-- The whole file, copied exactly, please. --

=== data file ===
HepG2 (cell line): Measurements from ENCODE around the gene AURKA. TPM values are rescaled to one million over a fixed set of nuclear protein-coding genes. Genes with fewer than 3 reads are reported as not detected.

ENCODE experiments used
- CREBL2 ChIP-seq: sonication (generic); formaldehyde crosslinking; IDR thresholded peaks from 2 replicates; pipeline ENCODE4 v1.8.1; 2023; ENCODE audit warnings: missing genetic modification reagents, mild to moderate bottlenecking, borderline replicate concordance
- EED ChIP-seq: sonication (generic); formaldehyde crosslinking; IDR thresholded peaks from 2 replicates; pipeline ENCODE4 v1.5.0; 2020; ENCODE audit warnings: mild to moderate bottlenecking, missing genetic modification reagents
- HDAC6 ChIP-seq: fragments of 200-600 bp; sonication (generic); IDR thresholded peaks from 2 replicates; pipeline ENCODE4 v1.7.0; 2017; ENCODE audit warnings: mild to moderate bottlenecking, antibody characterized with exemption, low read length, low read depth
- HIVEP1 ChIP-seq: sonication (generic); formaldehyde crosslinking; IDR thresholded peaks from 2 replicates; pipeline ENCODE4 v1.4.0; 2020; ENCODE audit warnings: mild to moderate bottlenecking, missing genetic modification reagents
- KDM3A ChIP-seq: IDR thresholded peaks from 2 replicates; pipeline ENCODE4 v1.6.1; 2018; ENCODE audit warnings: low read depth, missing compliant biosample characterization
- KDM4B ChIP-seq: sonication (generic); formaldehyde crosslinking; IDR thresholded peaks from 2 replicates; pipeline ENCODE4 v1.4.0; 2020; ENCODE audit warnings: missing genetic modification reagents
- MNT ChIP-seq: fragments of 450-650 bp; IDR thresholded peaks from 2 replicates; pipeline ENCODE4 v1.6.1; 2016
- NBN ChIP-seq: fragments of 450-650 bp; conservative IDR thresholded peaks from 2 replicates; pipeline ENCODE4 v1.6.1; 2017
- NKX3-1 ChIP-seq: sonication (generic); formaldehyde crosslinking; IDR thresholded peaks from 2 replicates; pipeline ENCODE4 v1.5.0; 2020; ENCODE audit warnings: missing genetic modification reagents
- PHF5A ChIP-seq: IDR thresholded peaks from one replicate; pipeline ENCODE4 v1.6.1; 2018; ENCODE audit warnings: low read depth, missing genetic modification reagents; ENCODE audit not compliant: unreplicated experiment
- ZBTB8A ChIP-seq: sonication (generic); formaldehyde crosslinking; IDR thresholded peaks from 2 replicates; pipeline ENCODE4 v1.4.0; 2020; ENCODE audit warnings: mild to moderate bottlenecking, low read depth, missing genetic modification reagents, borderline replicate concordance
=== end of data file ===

HepG2 (cell line): Measurements from ENCODE around the gene AURKA. TPM values are rescaled to one million over a fixed set of nuclear protein-coding genes. Genes with fewer than 3 reads are reported as not detected.

ENCODE experiments used
- CREBL2 ChIP-seq: sonication (generic); formaldehyde crosslinking; IDR thresholded peaks from 2 replicates; pipeline ENCODE4 v1.8.1; 2023; ENCODE audit warnings: missing genetic modification reagents, mild to moderate bottlenecking, borderline replicate concordance
- EED ChIP-seq: sonication (generic); formaldehyde crosslinking; IDR thresholded peaks from 2 replicates; pipeline ENCODE4 v1.5.0; 2020; ENCODE audit warnings: mild to moderate bottlenecking, missing genetic modification reagents
- HDAC6 ChIP-seq: fragments of 200-600 bp; sonication (generic); IDR thresholded peaks from 2 replicates; pipeline ENCODE4 v1.7.0; 2017; ENCODE audit warnings: mild to moderate bottlenecking, antibody characterized with exemption, low read length, low read depth
- HIVEP1 ChIP-seq: sonication (generic); formaldehyde crosslinking; IDR thresholded peaks from 2 replicates; pipeline ENCODE4 v1.4.0; 2020; ENCODE audit warnings: mild to moderate bottlenecking, missing genetic modification reagents
- KDM3A ChIP-seq: IDR thresholded peaks from 2 replicates; pipeline ENCODE4 v1.6.1; 2018; ENCODE audit warnings: low read depth, missing compliant biosample characterization
- KDM4B ChIP-seq: sonication (generic); formaldehyde crosslinking; IDR thresholded peaks from 2 replicates; pipeline ENCODE4 v1.4.0; 2020; ENCODE audit warnings: missing genetic modification reagents
- MNT ChIP-seq: fragments of 450-650 bp; IDR thresholded peaks from 2 replicates; pipeline ENCODE4 v1.6.1; 2016
- NBN ChIP-seq: fragments of 450-650 bp; conservative IDR thresholded peaks from 2 replicates; pipeline ENCODE4 v1.6.1; 2017
- NKX3-1 ChIP-seq: sonication (generic); formaldehyde crosslinking; IDR thresholded peaks from 2 replicates; pipeline ENCODE4 v1.5.0; 2020; ENCODE audit warnings: missing genetic modification reagents
- PHF5A ChIP-seq: IDR thresholded peaks from one replicate; pipeline ENCODE4 v1.6.1; 2018; ENCODE audit warnings: low read depth, missing genetic modification reagents; ENCODE audit not compliant: unreplicated experiment
- ZBTB8A ChIP-seq: sonication (generic); formaldehyde crosslinking; IDR thresholded peaks from 2 replicates; pipeline ENCODE4 v1.4.0; 2020; ENCODE audit warnings: mild to moderate bottlenecking, low read depth, missing genetic modification reagents, borderline replicate concordance